In 2016 I attended my first-ever party political conference. The WEP’s first-ever conference. This was not a co-incidence.
Party Conferences have always intrigued and repulsed me, and I had never really felt invited or included. WEP’s first-ever conference held shortly after the Brockley by-election, in which I stood as the first-ever WEP local council candidate – and in the same as year as I’d been elected to be on the Greater London Assembly WEP candidate list – changed all of that.
It was another example of how WEP does politics differently. It was a thrilling learning experience (with a lot of laughter, dancing and yes the late nights, speeches, ovations and voting).
Over 2 days a mix of events from 1-2-1s, open space, panel discussion, podium speeches and exploratory workshops, we covered the whole world of women’s experience. My own track through took me from co-presenting with an academic leader in climate change as a gendered issue, facilitating and writing a discussion on women in the criminal justice system in open space with the inimitable Stella Duffy, encouraging other members to find their own way into standing as a candidate. I watched Sophie Walker’s tour de force leadership speech, laughed my socks off at the an all-female line up of comics, met women from all over the country who opened up vistas of what we need to fix and how it’s already being tackled. I watched friends take the podium, overcoming their nerves to address hundreds of people they did not know (not strangers but a force of feminists willing them on, even if they didn’t always agree with what they wanted to propose).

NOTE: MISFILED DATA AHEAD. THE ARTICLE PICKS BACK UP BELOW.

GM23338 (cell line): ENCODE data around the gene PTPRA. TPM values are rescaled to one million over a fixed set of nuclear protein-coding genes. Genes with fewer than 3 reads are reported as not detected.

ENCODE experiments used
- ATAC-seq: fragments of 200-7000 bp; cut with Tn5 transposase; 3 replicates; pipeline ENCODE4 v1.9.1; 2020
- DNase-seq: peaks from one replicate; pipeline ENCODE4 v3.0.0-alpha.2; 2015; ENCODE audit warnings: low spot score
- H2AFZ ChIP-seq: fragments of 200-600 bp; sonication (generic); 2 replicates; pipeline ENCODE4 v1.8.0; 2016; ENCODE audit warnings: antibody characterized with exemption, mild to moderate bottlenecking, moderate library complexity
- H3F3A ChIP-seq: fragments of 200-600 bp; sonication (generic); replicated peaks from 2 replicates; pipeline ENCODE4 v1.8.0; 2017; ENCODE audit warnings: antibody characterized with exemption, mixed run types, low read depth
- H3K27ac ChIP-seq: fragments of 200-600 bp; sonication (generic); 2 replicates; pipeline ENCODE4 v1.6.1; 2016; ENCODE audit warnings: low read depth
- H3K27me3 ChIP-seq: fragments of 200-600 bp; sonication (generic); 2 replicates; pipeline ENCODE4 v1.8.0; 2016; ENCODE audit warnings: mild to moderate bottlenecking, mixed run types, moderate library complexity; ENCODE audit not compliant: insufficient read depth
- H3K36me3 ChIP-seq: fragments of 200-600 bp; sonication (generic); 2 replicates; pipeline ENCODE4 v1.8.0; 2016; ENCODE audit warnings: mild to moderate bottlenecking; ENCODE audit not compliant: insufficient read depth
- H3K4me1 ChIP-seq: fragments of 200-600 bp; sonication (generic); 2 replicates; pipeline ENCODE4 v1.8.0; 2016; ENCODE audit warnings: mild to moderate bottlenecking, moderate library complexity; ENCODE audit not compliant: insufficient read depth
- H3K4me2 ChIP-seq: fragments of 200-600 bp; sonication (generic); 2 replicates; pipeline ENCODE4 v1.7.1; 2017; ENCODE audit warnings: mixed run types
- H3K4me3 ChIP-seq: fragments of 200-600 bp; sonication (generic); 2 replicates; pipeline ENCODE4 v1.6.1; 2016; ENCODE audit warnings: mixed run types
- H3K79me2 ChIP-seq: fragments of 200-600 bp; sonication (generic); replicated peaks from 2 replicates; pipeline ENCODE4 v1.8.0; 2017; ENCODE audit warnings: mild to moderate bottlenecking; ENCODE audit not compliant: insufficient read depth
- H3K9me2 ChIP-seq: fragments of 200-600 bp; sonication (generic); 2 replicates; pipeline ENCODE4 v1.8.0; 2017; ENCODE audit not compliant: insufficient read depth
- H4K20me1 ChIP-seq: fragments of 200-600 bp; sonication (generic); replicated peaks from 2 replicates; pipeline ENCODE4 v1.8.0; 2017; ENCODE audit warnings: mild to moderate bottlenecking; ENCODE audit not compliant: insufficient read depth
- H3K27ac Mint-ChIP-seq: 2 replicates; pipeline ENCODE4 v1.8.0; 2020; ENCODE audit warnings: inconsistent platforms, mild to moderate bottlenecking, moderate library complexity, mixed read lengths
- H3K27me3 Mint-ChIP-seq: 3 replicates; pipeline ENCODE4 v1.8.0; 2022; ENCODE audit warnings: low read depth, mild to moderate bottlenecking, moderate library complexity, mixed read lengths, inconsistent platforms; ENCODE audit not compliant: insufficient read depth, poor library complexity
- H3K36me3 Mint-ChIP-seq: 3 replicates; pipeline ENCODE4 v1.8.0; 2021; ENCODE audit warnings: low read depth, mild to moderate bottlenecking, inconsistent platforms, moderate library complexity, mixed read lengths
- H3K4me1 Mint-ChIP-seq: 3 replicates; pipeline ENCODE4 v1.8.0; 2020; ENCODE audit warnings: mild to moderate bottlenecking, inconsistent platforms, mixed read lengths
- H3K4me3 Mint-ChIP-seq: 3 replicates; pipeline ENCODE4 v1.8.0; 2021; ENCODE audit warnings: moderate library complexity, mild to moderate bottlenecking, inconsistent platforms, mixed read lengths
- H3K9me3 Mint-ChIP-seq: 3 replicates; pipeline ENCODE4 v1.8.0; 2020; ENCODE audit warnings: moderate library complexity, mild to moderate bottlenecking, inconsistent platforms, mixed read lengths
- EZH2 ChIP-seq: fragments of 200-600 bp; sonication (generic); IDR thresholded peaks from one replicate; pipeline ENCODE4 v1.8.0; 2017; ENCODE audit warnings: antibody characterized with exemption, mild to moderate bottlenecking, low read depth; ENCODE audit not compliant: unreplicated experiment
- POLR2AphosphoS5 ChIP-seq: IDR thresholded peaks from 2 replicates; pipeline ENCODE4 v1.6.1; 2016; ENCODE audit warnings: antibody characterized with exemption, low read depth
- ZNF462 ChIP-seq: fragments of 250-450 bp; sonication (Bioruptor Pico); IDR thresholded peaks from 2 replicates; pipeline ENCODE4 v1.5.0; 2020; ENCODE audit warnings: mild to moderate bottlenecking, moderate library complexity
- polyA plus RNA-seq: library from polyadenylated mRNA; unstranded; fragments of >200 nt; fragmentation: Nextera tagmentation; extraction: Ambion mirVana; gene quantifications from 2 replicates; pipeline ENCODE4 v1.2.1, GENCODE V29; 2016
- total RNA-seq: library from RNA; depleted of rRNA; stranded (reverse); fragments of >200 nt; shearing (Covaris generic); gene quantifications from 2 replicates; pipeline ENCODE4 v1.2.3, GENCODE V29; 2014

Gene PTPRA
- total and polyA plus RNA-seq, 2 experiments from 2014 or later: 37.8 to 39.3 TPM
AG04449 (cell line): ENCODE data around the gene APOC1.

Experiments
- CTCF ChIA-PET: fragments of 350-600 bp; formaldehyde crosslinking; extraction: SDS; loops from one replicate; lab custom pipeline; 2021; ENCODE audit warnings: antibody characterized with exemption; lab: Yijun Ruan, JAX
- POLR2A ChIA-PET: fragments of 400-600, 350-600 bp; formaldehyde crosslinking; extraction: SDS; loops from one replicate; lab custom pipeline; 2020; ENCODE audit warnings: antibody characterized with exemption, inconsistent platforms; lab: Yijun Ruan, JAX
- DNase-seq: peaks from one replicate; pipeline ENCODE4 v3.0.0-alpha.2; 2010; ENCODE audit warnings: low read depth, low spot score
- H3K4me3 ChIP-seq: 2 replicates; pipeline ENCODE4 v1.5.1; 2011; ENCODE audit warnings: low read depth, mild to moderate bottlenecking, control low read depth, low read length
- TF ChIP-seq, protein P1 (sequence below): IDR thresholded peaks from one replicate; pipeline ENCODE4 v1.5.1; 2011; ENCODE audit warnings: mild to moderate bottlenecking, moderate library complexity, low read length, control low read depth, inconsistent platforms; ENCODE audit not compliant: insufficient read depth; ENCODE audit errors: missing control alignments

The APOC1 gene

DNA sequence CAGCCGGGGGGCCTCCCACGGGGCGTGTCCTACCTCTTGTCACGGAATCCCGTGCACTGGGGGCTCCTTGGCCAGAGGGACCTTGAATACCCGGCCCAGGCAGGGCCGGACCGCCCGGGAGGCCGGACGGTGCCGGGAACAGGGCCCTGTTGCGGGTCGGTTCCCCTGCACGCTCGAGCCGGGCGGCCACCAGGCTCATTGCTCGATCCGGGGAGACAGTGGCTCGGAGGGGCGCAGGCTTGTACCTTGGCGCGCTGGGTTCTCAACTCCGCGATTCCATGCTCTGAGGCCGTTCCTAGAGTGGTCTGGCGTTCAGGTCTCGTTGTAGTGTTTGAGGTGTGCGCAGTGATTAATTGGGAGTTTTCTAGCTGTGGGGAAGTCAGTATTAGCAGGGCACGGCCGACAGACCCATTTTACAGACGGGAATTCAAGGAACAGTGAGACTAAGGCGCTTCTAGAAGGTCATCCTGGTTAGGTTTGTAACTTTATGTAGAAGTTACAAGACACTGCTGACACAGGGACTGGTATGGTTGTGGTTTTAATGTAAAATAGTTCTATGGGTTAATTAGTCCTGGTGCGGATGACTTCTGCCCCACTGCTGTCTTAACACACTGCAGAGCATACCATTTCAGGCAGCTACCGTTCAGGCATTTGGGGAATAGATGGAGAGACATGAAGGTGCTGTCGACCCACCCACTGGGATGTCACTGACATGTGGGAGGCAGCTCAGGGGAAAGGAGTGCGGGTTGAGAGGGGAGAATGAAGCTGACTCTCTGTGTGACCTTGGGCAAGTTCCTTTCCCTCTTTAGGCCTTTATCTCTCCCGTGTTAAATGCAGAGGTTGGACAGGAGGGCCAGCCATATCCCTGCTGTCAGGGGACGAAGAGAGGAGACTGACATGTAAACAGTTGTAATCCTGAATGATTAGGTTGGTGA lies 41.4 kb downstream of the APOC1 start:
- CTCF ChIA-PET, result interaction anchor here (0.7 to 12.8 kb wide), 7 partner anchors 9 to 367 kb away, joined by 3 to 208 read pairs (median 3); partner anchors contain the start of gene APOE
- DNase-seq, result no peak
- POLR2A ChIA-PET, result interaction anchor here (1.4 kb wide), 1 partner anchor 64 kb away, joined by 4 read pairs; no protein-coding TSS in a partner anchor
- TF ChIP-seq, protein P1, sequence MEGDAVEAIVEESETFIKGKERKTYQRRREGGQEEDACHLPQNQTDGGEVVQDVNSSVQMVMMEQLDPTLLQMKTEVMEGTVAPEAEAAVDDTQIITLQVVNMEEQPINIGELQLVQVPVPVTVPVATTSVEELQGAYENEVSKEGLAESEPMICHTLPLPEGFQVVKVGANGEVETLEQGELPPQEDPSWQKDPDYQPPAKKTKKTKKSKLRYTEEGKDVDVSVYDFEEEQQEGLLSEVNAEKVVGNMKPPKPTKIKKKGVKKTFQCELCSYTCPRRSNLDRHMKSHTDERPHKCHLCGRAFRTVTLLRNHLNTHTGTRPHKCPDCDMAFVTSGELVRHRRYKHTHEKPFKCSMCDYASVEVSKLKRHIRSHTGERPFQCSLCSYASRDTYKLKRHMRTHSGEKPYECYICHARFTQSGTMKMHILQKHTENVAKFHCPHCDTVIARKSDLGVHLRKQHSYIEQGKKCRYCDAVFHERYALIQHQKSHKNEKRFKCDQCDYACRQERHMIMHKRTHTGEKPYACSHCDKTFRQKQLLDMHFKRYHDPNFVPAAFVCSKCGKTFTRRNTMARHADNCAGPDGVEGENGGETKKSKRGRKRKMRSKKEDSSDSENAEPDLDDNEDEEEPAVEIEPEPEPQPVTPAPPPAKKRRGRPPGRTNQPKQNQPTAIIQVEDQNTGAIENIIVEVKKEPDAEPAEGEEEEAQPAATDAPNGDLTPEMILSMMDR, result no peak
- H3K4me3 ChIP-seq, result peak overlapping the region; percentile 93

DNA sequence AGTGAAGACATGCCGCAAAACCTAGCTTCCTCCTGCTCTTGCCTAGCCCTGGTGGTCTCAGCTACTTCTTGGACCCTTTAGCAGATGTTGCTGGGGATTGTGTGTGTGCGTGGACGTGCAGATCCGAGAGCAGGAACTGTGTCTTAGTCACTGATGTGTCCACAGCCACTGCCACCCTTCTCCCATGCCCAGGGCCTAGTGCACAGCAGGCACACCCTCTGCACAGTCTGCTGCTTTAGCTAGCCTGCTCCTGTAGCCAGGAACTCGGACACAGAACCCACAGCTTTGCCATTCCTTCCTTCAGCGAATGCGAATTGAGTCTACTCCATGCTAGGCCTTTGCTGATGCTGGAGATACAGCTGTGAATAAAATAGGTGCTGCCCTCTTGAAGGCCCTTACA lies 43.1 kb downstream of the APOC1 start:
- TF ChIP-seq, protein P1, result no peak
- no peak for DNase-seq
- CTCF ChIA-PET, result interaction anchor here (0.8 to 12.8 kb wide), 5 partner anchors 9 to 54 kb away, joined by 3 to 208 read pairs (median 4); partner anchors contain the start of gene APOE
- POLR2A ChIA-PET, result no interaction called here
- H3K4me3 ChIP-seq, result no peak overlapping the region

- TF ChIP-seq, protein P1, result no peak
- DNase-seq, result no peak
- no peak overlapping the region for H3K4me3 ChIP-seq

My highlight was not seeing our Big Canvas photo included in the WEP highlights video – as unexpected and delightful as that was –
The highlight was the solemn moment of voting for our 7th objective an equal health and medical research policy, proposed by Catherine Mayer in dedication to her sister.
The exhilaration of realising that there were so many people from across the UK and beyond representing all our intersections with energy, curiosity and growing determination to change the world, changed me.
For the better.
I came away with:
- A bunch of new friends and allies, people I can ask for knowledge or advice when I’m not sure (and often do).
- A reading and films list (ever-growing obvs).
- A much more focused idea of what I can do in this Party and how together we make the change happen. Sounds trite – happens to be true.
In 2017, I campaigned in General, local and Metro Mayor elections for Sophie Walker, Nimco Ali, Harini Iyengar, Celine Thomas, Tabitha Morton, took WEP to Latitude with Deborah Mason, made my first steps into working on policy, and spoke about the inequalities in access to IVF in the UK at the House of Commons.
WEP is mounting its second conference this year – themed Managing the Change. Of course I’ve already booked!
Come and experience that shift in yourself. Come with your curiosity, your anxiety, your sense of humour, your challenges and your questions. Come with your kids (bursaries and child care available) your partners, or leave them at home. For 2018, I’ve got stuck in further : I’ve proposed a motion about amending our Equal Education policy (It’s called from STEM to STEAM) – In 2017/18 I’ve been part of the working group creating our Equal Health and Medical Research Policy and I’ll be co-facilitating a session about being a candidate. Earlier this year I stood again for WEP in the local elections gaining 26% of the vote in my ward. And I will be stepping up again at conference too, I’ll be putting myself forward to stand for the Policy Committee to be a spokesperson.
I hope you’ll be there to experience this wonderful event for yourself and support me and the other candidates. There will be a lot of people who were like me in 2016, finding their way through one beat at a time. If you’re not sure whether you should come, you should probably come, just to see….